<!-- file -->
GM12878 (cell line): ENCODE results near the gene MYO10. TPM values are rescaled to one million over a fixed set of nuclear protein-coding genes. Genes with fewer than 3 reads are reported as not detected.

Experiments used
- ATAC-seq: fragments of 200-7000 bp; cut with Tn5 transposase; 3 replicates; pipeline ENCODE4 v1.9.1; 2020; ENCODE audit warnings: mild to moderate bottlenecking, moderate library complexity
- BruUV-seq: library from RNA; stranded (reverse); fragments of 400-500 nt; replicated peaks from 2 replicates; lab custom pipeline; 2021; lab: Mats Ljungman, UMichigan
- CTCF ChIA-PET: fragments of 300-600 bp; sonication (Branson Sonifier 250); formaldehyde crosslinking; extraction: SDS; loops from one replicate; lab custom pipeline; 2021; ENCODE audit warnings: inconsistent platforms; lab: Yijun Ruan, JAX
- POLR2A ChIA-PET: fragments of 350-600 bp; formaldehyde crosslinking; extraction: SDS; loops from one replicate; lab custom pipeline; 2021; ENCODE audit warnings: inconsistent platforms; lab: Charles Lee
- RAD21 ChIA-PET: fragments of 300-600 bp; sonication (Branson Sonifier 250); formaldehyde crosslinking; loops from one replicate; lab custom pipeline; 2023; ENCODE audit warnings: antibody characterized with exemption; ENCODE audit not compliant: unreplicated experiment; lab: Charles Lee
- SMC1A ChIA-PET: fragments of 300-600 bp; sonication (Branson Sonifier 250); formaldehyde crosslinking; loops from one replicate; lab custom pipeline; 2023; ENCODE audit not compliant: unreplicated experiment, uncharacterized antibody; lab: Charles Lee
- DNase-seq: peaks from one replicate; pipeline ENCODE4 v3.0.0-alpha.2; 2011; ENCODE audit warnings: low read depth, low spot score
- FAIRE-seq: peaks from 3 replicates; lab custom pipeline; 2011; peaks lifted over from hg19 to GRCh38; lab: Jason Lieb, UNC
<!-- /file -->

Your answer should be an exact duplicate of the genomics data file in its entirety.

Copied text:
GM12878 (cell line): ENCODE results near the gene MYO10. TPM values are rescaled to one million over a fixed set of nuclear protein-coding genes. Genes with fewer than 3 reads are reported as not detected.

Experiments used
- ATAC-seq: fragments of 200-7000 bp; cut with Tn5 transposase; 3 replicates; pipeline ENCODE4 v1.9.1; 2020; ENCODE audit warnings: mild to moderate bottlenecking, moderate library complexity
- BruUV-seq: library from RNA; stranded (reverse); fragments of 400-500 nt; replicated peaks from 2 replicates; lab custom pipeline; 2021; lab: Mats Ljungman, UMichigan
- CTCF ChIA-PET: fragments of 300-600 bp; sonication (Branson Sonifier 250); formaldehyde crosslinking; extraction: SDS; loops from one replicate; lab custom pipeline; 2021; ENCODE audit warnings: inconsistent platforms; lab: Yijun Ruan, JAX
- POLR2A ChIA-PET: fragments of 350-600 bp; formaldehyde crosslinking; extraction: SDS; loops from one replicate; lab custom pipeline; 2021; ENCODE audit warnings: inconsistent platforms; lab: Charles Lee
- RAD21 ChIA-PET: fragments of 300-600 bp; sonication (Branson Sonifier 250); formaldehyde crosslinking; loops from one replicate; lab custom pipeline; 2023; ENCODE audit warnings: antibody characterized with exemption; ENCODE audit not compliant: unreplicated experiment; lab: Charles Lee
- SMC1A ChIA-PET: fragments of 300-600 bp; sonication (Branson Sonifier 250); formaldehyde crosslinking; loops from one replicate; lab custom pipeline; 2023; ENCODE audit not compliant: unreplicated experiment, uncharacterized antibody; lab: Charles Lee
- DNase-seq: peaks from one replicate; pipeline ENCODE4 v3.0.0-alpha.2; 2011; ENCODE audit warnings: low read depth, low spot score
- FAIRE-seq: peaks from 3 replicates; lab custom pipeline; 2011; peaks lifted over from hg19 to GRCh38; lab: Jason Lieb, UNC